If. Upgrading the north’s transport, including the trans-Pennine Northern Powerhouse Rail and the eastern leg of the high-speed rail network (HS2) would inevitably require government funding, and this government-dependence is, surprisingly perhaps – except we have got used to it – shared by the business community.

Only a few days ago the leaders of seven chambers of commerce in the north, including the North East Chamber, sent a letter to Transport Secretary Grant Shapps making the case for large-scale investment in the rail network, including Northern Powerhouse Rail and HS2.

The North East Chamber’s director, James Ramsbotham, said: ‘It is essential that the eastern leg of HS2 is not scaled back, as this would increase regional disparities and do nothing to improve rail connections in the region. We need both the east and west sections completed to truly level up the north’s rail infrastructure and unleash its economic potential.  The economic benefits of this investment would be transformational.’

The supporters of big infrastructure project like these may well be right that they will bring proportionate economic benefits, but at huge expense and there are those with other ideas about how better to approach the levelling up issue.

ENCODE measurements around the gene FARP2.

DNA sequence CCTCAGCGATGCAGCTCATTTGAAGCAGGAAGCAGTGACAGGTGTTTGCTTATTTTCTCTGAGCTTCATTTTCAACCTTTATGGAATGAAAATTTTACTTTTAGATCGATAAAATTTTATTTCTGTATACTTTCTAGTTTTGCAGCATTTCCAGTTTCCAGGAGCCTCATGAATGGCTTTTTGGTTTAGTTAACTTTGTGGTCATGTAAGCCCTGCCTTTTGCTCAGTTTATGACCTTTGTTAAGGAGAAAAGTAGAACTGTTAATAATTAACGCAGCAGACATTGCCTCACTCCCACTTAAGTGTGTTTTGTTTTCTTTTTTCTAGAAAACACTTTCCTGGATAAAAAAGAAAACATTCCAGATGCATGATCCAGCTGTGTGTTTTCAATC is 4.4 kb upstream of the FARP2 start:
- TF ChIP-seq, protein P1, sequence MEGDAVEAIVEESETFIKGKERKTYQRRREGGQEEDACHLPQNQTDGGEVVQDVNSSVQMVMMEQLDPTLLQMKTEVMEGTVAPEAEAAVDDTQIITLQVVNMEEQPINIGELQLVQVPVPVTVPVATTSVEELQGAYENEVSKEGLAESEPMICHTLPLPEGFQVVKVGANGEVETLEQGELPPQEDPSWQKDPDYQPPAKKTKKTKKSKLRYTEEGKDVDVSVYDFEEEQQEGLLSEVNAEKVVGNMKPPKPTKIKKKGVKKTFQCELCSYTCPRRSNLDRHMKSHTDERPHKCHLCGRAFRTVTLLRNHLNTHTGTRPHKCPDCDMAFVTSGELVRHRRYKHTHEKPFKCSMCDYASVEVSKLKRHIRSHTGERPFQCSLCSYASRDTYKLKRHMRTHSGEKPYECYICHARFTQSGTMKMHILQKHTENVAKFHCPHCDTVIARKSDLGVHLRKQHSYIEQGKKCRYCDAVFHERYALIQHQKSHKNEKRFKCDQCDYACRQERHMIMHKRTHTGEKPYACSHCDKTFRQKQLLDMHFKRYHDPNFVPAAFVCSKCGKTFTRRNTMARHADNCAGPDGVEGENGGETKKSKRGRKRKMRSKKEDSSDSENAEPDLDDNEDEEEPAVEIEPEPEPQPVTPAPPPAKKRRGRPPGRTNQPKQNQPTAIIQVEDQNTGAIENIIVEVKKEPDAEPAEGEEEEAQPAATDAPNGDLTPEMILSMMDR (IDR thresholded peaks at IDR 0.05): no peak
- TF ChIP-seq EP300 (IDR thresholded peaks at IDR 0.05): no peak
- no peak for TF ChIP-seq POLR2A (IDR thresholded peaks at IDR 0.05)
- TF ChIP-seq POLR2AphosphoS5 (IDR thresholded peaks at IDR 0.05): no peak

The Free Market Forum (FMF), with its low-spend, low tax and limited regulation philosophy and the Commission into Prosperity and Placemaking with its community-based approach, featured on this site in recent days, are both very different in their own ways from the place-based, government-dependent approach discussed above.

But they have it in common that both are less dependent on the government than regional leaders, at least to the extent that they do not put their faith in large, costly infrastructure – the FMF less so than the Commission. And while the Commission is still place-based, the places at the centre of its focus are neighbourhoods rather than regions or even municipalities, and the emphasis is on community engagement. The FMF is even more reliant on the efforts of individuals, rather than communities, with government’s role being to create the right conditions to allow entrepreneurship to thrive wherever it may arise, in what academics call a spatially blind approach.

Evidence is mounting that when the White Paper on Levelling Up appears this autumn the emphasis will be on people, wherever they are, at least as much as on place, and where it is on place it will be on local services and amenities. Politically, several factors are coming together in support of the spatially blind approach combined with localised improvements rather than grand infrastructure projects.